SEP 11 - OCT 16 2020 LEON KAHANE - JERRYCANS TO CAN JERRY
It is becoming increasingly clear that contemporary political and social crises also have a cultural origin. They are symptoms of protracted conflicts and a German past that has not been dealt with. The need for discussions about street names and sculptures representing anti-Semites and racists in public space show that even 75 years after the Allies' victory over Nazi Germany, coming to terms with history can by no means be seen as complete.
The revisionist need for an identity-forming German culture continues to drive people into the arms of Nazis and identitarians. A new cross-front is presenting itself at Corona demos and above all in the social networks. With their essentialism, they feel they are in the right, because after all it is about "saving" culture. National Socialism also wanted to save the cultures of the world from being mixed by cosmopolitan Jews. So anyone who does not want to recognise anti-Semitism in the identitarian rhetoric of the present day would be hard pressed to find it in the language of the Third Reich. For years, surviving contemporary witnesses had the painful role of reminding Germany of this past and protecting it from revisionism. These eyewitnesses are slowly dying out.
In Leon Kahane's work Jerricans to Can Jerry, 2020 we encounter a contemporary witness of a very unusual kind, namely the Wehrmacht unit canister known today primarily as the "Jerrycan". It was developed by the German engineer Vinzenz Grünvogel for the German Wehrmacht and mass-produced by the Max Brose company from 1936 as their first mass product. The canister was of enormous importance for wartime production and the company quickly called for forced labourers in order to be able to expand further. There were about 200 Soviet prisoners of war barracked next to the company premises under the supervision of the Wehrmacht. "Humanitarianism is by no means in order," Max Brose wrote in an instruction to his employees on how to deal with the forced labourers.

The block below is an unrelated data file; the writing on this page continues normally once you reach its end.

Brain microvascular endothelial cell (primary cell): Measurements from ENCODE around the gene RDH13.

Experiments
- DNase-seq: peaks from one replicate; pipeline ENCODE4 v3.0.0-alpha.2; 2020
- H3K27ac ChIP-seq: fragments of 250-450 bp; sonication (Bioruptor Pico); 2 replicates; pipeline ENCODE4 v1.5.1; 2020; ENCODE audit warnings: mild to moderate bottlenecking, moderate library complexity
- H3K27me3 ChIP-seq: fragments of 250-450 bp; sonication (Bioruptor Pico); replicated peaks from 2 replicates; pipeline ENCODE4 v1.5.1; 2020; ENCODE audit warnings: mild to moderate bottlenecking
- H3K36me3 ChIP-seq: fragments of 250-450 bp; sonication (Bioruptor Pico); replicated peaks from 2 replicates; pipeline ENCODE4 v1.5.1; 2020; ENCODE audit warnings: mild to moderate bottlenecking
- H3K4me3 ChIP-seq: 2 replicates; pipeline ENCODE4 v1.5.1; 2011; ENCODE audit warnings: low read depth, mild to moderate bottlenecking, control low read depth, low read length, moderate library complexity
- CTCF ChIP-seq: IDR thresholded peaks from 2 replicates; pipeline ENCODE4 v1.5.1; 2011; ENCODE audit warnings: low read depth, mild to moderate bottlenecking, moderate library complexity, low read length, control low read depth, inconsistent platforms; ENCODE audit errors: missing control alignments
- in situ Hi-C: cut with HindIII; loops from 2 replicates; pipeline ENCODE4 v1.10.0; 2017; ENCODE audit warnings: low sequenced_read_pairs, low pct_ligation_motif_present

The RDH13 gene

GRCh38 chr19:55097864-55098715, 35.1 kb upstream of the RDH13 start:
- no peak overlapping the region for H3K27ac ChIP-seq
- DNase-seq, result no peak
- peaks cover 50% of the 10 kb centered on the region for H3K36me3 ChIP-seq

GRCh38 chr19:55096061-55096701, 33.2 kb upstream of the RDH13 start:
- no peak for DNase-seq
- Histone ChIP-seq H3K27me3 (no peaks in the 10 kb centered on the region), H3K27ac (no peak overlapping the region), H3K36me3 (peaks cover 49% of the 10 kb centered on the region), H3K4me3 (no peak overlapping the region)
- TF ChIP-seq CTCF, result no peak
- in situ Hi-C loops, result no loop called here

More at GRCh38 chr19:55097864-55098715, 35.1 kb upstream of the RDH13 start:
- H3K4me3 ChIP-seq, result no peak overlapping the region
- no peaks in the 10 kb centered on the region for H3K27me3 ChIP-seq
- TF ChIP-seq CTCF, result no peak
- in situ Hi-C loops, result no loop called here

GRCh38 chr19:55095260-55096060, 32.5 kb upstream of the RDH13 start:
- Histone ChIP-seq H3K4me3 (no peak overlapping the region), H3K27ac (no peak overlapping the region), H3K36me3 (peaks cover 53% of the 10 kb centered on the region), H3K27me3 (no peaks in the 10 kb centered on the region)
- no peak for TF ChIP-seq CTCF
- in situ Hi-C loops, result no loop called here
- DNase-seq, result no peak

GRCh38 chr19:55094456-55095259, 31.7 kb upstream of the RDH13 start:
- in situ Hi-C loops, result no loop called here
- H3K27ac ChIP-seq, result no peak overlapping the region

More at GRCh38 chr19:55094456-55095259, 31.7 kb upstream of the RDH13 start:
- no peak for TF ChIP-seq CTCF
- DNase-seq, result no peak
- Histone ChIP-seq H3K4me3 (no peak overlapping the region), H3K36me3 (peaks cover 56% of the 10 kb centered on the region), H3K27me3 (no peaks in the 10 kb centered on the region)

Max Brose was first classified in the "group of the less incriminated" before the Nuremberg war crimes tribunal. Later the sentence was reduced to "fellow traveller", which was tantamount to a so-called Persilschein. He was able to take over his company again and continue to expand. The Wehrmacht unit canister was still produced by the company for 20 years. So much for a German family business that had grown into a mass producer during the Nazi era.
Contrary to what is now common practice, Brose heir Michael Stoschek is still trying to paint an embellished picture of his grandfather. To this end, he has commissioned a biography of Max Brose that is completely devoid of references and has caused outrage among historians. In it, Max Brose is retroactively absolved of any guilt and the family business is thus exonerated of any responsibility even in the present. In 2015, the Brose grandson was able to "persuade" the administration to name a street after his grandfather by cancelling all social benefits and donations to his home town of Coburg. Coburg's Max Brose Street runs past the town's former synagogue, of all places. Thus, in 2015, a street was named in Germany after an NSDAP member, military economic leader and war profiteer who never admitted his deep involvement in the Nazi regime.
The great-granddaughter and partner of the companyMax Brose Fahrzeugteile company, Julia Stoschek, is considered one of the most important collectors on the international art market today. She, too, has not yet confessed to her family history in order to contribute to a progressive reappraisal. So only the last contemporary witnesses remain.
Please Meet Colonel Jerrycan!